US7485128Dec 31, 2002Feb 3, 2009Pelikan Technologies, Inc.Method and apparatus for penetrating tissue
US7491178Dec 31, 2002Feb 17, 2009Pelikan Technologies, Inc.Method and apparatus for penetrating tissue
US7524293Dec 31, 2002Apr 28, 2009Pelikan Technologies, Inc.Method and apparatus for penetrating tissue
US7527610Mar 29, 2002May 5, 2009Bioform Medical, Inc.Connection indicator for a medical delivery/extraction system
US7537571Jun 12, 2002May 26, 2009Pelikan Technologies, Inc.Integrated blood sampling analysis system with multi-use sampling module
US7547287Dec 31, 2002Jun 16, 2009Pelikan Technologies, Inc.Method and apparatus for penetrating tissue
US7563232Dec 31, 2002Jul 21, 2009Pelikan Technologies, Inc.Method and apparatus for penetrating tissue
US7569035Nov 2, 2001Aug 4, 2009Meridian Medical Technologies, Inc.Automatic injector with anti-coring needle
US7588684May 1, 2007Sep 15, 2009Nxstage Medical, Inc.Systems and methods for handling air and/or flushing fluids in a fluid circuit
US7604592Jun 14, 2004Oct 20, 2009Pelikan Technologies, Inc.Method and apparatus for a point of care device
US7648468Dec 31, 2002Jan 19, 2010Pelikon Technologies, Inc.Method and apparatus for penetrating tissue
US7666149Oct 28, 2002Feb 23, 2010Peliken Technologies, Inc.Cassette of lancet cartridges for sampling blood
US7674232Dec 31, 2002Mar 9, 2010Pelikan Technologies, Inc.Method and apparatus for penetrating tissue
US7682318Jun 12, 2002Mar 23, 2010Pelikan Technologies, Inc.Blood sampling apparatus and method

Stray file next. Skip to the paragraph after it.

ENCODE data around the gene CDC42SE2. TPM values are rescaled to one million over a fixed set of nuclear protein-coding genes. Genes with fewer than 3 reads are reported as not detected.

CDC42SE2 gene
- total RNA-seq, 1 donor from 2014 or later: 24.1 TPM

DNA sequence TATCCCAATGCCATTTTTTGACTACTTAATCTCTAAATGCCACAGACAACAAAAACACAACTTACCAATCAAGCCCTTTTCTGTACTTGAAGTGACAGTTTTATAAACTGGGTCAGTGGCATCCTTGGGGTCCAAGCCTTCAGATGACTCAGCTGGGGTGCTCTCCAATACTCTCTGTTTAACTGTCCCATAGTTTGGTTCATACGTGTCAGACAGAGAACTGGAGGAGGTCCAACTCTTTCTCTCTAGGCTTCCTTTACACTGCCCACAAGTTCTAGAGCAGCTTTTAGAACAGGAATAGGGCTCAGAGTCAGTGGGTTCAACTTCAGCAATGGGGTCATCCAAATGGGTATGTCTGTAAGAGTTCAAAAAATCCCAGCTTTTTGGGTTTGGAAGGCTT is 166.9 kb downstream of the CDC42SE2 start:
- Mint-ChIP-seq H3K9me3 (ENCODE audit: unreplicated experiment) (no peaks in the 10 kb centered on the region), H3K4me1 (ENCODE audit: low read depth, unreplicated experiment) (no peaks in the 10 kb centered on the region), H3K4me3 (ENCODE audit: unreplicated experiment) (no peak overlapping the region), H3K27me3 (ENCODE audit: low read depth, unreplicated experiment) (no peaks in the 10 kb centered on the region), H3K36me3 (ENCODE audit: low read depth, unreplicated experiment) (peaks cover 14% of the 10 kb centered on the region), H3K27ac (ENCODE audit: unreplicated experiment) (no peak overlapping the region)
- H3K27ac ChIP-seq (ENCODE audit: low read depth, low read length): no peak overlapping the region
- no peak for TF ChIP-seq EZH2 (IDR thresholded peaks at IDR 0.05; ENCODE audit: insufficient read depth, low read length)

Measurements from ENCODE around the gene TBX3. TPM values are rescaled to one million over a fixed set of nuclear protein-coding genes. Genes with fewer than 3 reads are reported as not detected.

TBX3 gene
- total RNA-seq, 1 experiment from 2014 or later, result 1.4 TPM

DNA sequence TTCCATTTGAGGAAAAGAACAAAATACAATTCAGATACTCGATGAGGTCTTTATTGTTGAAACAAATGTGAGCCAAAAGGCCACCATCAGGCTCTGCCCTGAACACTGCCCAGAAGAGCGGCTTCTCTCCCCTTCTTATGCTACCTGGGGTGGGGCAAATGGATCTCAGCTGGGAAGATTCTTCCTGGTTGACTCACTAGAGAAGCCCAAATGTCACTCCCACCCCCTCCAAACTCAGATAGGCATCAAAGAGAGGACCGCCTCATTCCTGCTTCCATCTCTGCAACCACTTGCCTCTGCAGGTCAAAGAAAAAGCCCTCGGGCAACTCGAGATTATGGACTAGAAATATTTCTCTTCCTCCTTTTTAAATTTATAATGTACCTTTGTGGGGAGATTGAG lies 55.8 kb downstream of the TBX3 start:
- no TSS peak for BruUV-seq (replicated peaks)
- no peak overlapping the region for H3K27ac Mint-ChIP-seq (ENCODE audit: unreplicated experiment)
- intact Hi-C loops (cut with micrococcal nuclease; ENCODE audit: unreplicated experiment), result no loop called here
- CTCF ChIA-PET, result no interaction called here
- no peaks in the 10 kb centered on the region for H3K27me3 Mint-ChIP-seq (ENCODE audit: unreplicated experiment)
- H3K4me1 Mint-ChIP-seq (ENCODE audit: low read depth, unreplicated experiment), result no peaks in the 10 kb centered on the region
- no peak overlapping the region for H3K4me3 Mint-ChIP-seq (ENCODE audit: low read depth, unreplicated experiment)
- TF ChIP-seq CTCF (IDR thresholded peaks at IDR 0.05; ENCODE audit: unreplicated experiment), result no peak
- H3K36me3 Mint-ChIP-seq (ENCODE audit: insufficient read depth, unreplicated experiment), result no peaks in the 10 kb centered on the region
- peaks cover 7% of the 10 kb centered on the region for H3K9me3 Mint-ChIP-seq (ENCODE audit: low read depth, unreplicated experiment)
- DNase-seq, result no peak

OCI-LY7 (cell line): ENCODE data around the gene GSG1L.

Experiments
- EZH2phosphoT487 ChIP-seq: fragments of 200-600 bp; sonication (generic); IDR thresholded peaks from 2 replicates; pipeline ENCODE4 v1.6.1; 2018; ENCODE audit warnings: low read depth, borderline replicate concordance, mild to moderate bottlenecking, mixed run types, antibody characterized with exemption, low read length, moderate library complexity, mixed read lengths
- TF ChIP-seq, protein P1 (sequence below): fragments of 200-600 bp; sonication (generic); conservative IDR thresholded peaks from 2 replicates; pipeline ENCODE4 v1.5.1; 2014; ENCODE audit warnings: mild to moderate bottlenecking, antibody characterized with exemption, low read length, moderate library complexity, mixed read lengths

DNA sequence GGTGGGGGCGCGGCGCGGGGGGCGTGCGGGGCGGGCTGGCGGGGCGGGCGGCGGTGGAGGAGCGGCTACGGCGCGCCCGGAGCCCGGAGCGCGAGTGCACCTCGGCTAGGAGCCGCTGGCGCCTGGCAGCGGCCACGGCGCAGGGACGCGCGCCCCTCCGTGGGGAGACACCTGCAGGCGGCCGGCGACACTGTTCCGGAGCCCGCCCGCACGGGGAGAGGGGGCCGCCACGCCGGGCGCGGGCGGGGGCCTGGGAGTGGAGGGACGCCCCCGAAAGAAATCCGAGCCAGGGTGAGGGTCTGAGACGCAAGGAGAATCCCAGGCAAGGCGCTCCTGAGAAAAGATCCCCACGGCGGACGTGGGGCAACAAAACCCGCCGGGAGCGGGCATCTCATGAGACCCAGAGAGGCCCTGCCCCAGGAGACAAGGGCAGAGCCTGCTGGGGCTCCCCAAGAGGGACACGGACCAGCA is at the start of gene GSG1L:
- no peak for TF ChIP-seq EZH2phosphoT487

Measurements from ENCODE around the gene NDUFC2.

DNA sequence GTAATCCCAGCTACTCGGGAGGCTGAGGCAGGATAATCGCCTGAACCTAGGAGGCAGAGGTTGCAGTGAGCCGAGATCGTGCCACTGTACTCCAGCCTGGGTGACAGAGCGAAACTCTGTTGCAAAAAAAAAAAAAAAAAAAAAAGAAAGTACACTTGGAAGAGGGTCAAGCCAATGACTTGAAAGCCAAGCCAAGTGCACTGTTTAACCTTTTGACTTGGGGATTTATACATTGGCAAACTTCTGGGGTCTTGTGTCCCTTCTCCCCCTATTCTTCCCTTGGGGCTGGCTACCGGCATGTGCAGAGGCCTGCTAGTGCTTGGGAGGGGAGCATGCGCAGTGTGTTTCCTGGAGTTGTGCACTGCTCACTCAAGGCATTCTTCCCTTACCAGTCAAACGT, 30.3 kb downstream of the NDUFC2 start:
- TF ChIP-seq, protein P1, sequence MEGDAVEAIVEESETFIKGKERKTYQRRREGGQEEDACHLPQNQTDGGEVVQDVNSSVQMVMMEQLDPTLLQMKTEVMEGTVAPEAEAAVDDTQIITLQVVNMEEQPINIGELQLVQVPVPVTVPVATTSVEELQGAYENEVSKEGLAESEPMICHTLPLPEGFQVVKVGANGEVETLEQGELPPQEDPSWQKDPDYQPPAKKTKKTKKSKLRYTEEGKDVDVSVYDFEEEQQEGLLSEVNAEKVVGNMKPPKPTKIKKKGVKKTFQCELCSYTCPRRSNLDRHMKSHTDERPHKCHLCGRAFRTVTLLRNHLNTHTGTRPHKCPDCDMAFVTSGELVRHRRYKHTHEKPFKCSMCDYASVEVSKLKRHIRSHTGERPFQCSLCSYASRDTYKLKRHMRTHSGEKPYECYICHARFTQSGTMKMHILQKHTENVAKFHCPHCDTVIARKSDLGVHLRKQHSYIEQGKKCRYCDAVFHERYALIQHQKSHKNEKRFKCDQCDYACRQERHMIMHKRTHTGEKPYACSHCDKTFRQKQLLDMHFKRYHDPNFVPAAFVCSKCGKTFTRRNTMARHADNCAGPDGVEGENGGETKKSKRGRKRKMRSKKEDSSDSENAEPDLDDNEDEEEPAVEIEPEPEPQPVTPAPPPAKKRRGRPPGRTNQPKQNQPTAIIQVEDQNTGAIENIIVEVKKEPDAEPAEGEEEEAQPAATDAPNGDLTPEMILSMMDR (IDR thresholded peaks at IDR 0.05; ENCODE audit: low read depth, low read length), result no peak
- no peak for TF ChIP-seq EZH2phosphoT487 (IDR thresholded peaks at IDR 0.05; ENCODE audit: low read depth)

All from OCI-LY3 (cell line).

US7699791Jun 12, 2002Apr 20, 2010Pelikan Technologies, Inc.Method and apparatus for improving success rate of blood yield from a fingerstick
US7708701Dec 18, 2002May 4, 2010Pelikan Technologies, Inc.Method and apparatus for a multi-use body fluid sampling device
US7713214Dec 18, 2002May 11, 2010Pelikan Technologies, Inc.Method and apparatus for a multi-use body fluid sampling device with optical analyte sensing
US7717863Dec 31, 2002May 18, 2010Pelikan Technologies, Inc.Method and apparatus for penetrating tissue
US7727224Oct 13, 2008Jun 1, 2010Macosta Medical U.S.A.,L.L.C.Method and Apparatus to Decrease the risk of intraneuronal injection during administration of nerve block anesthesia
US7731729Feb 13, 2007Jun 8, 2010Pelikan Technologies, Inc.Method and apparatus for penetrating tissue
US7749174Jun 12, 2002Jul 6, 2010Pelikan Technologies, Inc.Method and apparatus for lancet launching device intergrated onto a blood-sampling cartridge
US7780631Nov 6, 2001Aug 24, 2010Pelikan Technologies, Inc.Apparatus and method for penetration with shaft having a sensor for sensing penetration depth
US7790043Jul 24, 2009Sep 7, 2010Nxstage Medical, Inc.Systems and methods for handling air and/or flushing fluids in a fluid circuit
US7822454Jan 3, 2005Oct 26, 2010Pelikan Technologies, Inc.Fluid sampling device with improved analyte detecting member configuration
US7833171Feb 13, 2007Nov 16, 2010Pelikan Technologies, Inc.Method and apparatus for penetrating tissue
US7850621Jun 7, 2004Dec 14, 2010Pelikan Technologies, Inc.Method and apparatus for body fluid sampling and analyte sensing
US7850622Dec 22, 2005Dec 14, 2010Pelikan Technologies, Inc.Tissue penetration device
US7862520Jun 20, 2008Jan 4, 2011Pelikan Technologies, Inc.Body fluid sampling module with a continuous compression tissue interface surface
US7867215Apr 17, 2002Jan 11, 2011Carmel Pharma AbMethod and device for fluid transfer in an infusion system
US7874994Oct 16, 2006Jan 25, 2011Pelikan Technologies, Inc.Method and apparatus for penetrating tissue
US7892185Sep 30, 2008Feb 22, 2011Pelikan Technologies, Inc.Method and apparatus for body fluid sampling and analyte sensing